Sierra Leone

Although 75% of its territory is arable land, Sierra Leone currently has just 20% under cultivation.

Sierra Leone is ranked towards the bottom of the list of food-producing countries. This unenviable position makes the country – and therefore its population – highly dependent on imports of basic commodities.

The civil war which broke out in 1991 caused widespread damage to local infrastructure and an exodus of qualified people. Sierra Leone is now one of the poorest countries in the world. Fortunately, since the end of the war in 2002, the country has returned to the path of genuine economic growth.

  • Palm oil

Palm oil is a traditional crop in Sierra Leone. It is consumed unprocessed at the rate of one kilo per person per month!

It is mainly produced by smallholders using traditional methods. The smallholdings suffer from a severe shortage of technical skills, and are unable to meet local demand. The figures speak for themselves: no less than 50% of oil consumed in the local market has to be imported.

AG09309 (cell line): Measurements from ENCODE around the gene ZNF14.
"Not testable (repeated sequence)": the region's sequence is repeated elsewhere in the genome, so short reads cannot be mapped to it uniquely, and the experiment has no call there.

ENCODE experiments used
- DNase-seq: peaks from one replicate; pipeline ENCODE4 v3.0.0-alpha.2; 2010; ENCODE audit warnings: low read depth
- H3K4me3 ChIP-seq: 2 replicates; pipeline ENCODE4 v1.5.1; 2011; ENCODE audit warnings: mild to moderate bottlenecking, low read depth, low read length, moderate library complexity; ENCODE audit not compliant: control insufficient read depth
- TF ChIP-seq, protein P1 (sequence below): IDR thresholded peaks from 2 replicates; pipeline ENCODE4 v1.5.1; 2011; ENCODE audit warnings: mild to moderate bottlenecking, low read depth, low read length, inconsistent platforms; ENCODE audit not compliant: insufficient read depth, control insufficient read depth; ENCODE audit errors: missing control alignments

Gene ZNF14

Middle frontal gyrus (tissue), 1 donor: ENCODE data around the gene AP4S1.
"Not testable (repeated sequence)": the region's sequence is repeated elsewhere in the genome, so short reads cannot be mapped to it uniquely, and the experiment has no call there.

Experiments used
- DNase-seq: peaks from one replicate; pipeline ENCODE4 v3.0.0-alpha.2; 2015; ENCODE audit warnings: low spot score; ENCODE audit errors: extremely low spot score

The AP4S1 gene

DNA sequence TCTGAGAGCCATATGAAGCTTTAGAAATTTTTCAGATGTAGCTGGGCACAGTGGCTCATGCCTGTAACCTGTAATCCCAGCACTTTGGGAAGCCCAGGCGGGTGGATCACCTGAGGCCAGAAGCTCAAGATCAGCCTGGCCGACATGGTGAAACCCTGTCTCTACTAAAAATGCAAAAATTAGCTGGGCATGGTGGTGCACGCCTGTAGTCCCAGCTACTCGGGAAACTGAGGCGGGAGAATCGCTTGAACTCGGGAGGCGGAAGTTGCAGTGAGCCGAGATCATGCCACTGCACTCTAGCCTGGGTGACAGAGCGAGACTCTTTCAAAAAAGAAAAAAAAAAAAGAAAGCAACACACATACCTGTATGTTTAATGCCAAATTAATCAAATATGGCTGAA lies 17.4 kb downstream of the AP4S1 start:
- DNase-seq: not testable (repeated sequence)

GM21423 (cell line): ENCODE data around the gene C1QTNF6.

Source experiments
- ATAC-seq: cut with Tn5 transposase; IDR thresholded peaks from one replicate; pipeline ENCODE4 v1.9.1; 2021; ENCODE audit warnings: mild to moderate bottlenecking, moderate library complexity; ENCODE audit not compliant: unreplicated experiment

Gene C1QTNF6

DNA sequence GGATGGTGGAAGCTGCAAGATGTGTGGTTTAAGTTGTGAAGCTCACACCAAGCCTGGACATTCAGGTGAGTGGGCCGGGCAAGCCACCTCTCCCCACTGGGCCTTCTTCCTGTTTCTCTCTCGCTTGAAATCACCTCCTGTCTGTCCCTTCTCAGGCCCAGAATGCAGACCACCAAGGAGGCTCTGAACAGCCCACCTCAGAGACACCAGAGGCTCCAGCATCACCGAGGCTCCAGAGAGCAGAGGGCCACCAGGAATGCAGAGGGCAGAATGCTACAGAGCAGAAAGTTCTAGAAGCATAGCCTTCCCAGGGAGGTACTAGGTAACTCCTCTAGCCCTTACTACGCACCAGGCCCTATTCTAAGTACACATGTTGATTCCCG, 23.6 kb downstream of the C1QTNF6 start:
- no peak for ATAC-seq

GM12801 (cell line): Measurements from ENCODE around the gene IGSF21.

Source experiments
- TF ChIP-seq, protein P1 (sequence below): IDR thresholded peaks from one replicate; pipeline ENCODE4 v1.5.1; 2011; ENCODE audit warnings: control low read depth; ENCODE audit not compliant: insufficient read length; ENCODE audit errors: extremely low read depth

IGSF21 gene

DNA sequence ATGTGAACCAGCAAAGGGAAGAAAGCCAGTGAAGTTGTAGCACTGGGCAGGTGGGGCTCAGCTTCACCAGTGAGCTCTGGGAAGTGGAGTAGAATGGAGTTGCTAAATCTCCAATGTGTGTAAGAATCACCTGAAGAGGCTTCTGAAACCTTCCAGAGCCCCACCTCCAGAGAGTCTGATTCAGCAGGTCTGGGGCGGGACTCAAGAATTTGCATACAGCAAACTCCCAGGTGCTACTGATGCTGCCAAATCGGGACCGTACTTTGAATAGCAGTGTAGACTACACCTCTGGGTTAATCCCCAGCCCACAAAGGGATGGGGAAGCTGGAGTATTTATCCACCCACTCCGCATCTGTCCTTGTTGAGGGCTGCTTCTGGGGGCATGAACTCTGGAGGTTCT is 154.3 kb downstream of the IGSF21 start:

Moreover, the oil deficit is likely to get worse because of factors such as:
- the creation of jobs generated by investments;
- the growth of the country’s population.

In 2011, being keen to modernise agriculture and meet local demand for vegetable oil, the government turned to various agro-industrial companies. However, the lack of skills in the workforce and the poor road infrastructure has hindered the achievement of the set objectives, and very few agro-industrial companies operate nationally.

To remedy this situation, an investment policy was recently set up to attract foreign investors to Sierra Leone.


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